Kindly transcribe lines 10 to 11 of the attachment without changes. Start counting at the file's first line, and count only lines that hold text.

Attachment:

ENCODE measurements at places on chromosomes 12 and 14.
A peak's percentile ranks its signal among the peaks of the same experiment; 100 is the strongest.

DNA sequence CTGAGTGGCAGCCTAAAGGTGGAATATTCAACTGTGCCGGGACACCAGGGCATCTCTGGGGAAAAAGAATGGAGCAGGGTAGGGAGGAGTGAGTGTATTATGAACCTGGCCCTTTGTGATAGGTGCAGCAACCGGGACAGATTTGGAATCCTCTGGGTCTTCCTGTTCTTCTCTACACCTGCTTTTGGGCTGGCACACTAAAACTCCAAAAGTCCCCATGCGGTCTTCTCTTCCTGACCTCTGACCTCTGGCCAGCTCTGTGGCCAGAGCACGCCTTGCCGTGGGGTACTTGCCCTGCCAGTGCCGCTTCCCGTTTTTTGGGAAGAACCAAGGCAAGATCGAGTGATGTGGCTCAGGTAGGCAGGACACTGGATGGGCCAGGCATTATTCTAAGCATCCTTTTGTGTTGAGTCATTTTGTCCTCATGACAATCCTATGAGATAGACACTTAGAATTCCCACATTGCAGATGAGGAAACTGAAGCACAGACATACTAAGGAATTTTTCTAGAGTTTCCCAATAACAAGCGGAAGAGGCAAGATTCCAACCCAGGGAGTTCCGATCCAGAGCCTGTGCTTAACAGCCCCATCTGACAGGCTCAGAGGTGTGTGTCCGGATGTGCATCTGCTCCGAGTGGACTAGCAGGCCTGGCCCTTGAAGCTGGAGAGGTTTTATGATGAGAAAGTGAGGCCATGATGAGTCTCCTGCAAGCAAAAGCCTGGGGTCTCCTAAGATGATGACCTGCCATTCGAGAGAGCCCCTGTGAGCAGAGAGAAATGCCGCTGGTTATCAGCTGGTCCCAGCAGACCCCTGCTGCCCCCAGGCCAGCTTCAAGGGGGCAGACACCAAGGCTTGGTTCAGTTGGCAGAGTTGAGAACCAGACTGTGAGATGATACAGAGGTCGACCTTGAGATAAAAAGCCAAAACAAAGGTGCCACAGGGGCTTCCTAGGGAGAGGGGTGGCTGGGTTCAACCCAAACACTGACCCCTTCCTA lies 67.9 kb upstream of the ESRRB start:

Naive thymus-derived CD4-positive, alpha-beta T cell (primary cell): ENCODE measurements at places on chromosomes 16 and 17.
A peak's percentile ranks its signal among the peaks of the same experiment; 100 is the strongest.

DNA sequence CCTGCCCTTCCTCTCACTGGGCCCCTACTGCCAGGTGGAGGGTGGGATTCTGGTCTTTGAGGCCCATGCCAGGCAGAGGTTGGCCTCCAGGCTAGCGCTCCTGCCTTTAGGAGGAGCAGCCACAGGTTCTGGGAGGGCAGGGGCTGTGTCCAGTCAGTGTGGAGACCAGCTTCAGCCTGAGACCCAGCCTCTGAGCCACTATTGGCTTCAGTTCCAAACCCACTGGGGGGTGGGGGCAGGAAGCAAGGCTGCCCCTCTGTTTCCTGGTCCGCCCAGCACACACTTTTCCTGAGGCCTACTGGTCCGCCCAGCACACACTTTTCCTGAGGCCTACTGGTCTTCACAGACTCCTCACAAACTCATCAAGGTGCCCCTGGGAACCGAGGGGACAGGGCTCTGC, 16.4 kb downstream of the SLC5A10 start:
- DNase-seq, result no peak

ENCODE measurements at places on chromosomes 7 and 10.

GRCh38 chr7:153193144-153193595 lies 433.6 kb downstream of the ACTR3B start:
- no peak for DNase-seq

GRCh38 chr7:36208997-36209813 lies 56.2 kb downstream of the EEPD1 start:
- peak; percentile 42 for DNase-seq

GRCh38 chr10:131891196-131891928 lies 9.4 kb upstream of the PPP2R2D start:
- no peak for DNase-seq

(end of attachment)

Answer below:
- no peak for DNase-seq

GRCh38 chr7:36208997-36209813 lies 56.2 kb downstream of the EEPD1 start: